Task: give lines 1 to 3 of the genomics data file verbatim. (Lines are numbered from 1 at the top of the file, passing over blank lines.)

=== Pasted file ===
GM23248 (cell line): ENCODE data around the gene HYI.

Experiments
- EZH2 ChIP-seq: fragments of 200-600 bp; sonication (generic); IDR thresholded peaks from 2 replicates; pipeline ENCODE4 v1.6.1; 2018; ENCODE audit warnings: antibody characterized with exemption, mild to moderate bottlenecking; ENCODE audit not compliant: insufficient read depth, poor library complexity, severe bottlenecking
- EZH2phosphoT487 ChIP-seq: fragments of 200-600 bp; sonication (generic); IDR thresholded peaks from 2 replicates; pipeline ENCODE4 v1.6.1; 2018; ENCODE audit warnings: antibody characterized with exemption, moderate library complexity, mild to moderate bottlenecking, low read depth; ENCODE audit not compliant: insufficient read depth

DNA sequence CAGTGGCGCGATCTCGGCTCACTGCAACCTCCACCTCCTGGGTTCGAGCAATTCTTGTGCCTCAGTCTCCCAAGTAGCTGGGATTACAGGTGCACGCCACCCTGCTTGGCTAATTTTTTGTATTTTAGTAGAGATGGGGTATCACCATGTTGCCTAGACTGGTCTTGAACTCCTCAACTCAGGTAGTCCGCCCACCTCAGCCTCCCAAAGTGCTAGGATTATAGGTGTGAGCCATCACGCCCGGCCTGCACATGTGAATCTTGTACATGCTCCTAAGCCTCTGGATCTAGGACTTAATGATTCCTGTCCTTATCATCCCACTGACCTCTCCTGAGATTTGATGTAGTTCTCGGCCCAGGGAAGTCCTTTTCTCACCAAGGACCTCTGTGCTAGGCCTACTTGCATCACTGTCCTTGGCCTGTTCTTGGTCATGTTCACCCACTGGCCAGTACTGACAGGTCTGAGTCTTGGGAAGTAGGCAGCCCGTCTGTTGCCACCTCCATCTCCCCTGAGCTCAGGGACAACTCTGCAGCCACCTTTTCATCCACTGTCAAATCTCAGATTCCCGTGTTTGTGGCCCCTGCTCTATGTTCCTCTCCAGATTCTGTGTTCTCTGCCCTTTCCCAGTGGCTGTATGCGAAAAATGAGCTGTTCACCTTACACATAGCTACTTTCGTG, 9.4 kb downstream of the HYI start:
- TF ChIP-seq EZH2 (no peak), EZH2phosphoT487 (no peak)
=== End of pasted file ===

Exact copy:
GM23248 (cell line): ENCODE data around the gene HYI.

Experiments
- EZH2 ChIP-seq: fragments of 200-600 bp; sonication (generic); IDR thresholded peaks from 2 replicates; pipeline ENCODE4 v1.6.1; 2018; ENCODE audit warnings: antibody characterized with exemption, mild to moderate bottlenecking; ENCODE audit not compliant: insufficient read depth, poor library complexity, severe bottlenecking